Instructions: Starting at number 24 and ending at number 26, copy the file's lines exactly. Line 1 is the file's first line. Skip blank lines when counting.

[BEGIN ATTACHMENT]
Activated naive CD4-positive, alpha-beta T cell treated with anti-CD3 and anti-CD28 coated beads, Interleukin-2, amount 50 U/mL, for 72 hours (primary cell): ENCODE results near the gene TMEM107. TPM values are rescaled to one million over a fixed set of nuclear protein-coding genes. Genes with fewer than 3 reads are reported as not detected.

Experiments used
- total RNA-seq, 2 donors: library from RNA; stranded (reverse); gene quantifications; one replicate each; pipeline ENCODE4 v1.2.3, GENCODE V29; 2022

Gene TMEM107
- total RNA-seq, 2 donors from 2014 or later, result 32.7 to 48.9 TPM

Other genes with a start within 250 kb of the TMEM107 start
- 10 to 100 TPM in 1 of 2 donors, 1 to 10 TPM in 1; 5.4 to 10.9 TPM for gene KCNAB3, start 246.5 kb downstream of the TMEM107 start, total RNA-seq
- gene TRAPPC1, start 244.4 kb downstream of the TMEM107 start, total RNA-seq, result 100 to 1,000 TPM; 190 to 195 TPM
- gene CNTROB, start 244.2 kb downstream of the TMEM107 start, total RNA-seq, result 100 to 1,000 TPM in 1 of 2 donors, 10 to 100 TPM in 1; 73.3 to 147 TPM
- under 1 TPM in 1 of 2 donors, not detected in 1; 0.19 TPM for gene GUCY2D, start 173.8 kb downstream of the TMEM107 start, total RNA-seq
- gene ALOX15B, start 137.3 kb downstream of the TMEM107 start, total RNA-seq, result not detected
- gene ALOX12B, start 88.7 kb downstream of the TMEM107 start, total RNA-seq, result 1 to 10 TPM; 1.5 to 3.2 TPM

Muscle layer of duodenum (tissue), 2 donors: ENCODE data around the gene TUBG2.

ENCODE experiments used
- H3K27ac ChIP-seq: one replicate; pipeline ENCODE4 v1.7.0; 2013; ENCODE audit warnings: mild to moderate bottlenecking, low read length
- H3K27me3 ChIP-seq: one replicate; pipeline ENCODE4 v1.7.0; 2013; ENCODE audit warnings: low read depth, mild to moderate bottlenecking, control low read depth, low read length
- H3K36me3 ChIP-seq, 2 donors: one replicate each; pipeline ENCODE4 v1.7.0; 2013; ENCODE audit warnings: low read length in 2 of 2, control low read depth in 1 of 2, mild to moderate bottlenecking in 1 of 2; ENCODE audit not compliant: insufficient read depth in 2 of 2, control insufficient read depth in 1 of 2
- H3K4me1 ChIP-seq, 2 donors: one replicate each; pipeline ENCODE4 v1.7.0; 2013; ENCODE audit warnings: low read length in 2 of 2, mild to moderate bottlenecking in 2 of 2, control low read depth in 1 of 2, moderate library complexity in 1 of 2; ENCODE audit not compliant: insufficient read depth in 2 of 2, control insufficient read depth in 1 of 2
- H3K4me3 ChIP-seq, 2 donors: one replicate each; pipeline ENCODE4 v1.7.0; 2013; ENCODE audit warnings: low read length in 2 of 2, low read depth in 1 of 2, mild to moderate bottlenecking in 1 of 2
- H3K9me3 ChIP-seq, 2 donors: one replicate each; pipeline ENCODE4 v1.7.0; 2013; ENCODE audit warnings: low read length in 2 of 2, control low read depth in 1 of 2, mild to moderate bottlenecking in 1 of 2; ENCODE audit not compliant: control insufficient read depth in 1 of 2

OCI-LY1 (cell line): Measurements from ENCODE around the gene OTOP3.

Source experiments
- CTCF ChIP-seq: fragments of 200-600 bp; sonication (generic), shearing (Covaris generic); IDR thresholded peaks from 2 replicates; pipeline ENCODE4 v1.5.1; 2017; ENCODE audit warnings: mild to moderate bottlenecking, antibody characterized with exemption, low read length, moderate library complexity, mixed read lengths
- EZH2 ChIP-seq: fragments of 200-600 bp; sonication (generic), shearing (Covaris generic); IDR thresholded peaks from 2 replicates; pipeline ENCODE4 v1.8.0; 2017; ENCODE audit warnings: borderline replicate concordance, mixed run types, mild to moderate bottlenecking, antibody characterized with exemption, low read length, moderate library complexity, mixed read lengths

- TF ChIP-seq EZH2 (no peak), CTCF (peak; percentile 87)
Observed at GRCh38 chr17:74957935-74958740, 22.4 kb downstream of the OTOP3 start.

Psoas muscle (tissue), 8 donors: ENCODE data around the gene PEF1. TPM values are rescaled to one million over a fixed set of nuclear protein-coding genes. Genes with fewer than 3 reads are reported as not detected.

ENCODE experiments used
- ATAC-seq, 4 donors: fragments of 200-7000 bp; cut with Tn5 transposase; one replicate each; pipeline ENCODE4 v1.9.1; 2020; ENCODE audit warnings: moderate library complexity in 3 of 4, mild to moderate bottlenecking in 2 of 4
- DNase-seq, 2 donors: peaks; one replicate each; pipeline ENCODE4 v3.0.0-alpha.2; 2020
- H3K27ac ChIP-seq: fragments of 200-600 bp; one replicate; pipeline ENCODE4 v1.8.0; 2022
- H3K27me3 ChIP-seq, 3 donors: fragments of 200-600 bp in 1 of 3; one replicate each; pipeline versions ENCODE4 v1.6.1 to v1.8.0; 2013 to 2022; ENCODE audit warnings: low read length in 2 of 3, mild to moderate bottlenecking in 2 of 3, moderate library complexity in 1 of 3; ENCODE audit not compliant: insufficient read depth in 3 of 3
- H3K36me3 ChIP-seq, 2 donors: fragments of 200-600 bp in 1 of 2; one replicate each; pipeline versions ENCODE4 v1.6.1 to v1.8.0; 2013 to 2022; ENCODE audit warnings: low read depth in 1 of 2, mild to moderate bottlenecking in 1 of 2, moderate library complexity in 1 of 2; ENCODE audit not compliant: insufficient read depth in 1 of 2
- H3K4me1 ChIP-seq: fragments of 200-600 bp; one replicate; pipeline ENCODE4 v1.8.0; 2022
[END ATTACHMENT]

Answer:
- EZH2 ChIP-seq: fragments of 200-600 bp; sonication (generic), shearing (Covaris generic); IDR thresholded peaks from 2 replicates; pipeline ENCODE4 v1.8.0; 2017; ENCODE audit warnings: borderline replicate concordance, mixed run types, mild to moderate bottlenecking, antibody characterized with exemption, low read length, moderate library complexity, mixed read lengths

- TF ChIP-seq EZH2 (no peak), CTCF (peak; percentile 87)
Observed at GRCh38 chr17:74957935-74958740, 22.4 kb downstream of the OTOP3 start.